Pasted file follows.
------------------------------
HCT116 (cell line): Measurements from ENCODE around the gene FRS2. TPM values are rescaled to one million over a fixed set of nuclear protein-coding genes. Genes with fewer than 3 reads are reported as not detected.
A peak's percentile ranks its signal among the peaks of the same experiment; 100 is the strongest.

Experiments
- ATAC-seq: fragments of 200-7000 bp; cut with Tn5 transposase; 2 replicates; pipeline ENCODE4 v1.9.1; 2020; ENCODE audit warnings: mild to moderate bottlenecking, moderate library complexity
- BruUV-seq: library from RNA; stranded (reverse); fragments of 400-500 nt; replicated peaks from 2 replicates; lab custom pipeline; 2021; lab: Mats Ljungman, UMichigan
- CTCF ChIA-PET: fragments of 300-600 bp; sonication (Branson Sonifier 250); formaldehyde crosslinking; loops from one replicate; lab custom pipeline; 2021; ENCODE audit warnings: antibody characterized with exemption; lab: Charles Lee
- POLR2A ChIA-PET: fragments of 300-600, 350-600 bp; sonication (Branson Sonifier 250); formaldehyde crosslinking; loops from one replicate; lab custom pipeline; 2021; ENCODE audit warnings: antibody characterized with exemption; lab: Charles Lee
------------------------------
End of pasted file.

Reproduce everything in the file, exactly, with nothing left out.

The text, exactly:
HCT116 (cell line): Measurements from ENCODE around the gene FRS2. TPM values are rescaled to one million over a fixed set of nuclear protein-coding genes. Genes with fewer than 3 reads are reported as not detected.
A peak's percentile ranks its signal among the peaks of the same experiment; 100 is the strongest.

Experiments
- ATAC-seq: fragments of 200-7000 bp; cut with Tn5 transposase; 2 replicates; pipeline ENCODE4 v1.9.1; 2020; ENCODE audit warnings: mild to moderate bottlenecking, moderate library complexity
- BruUV-seq: library from RNA; stranded (reverse); fragments of 400-500 nt; replicated peaks from 2 replicates; lab custom pipeline; 2021; lab: Mats Ljungman, UMichigan
- CTCF ChIA-PET: fragments of 300-600 bp; sonication (Branson Sonifier 250); formaldehyde crosslinking; loops from one replicate; lab custom pipeline; 2021; ENCODE audit warnings: antibody characterized with exemption; lab: Charles Lee
- POLR2A ChIA-PET: fragments of 300-600, 350-600 bp; sonication (Branson Sonifier 250); formaldehyde crosslinking; loops from one replicate; lab custom pipeline; 2021; ENCODE audit warnings: antibody characterized with exemption; lab: Charles Lee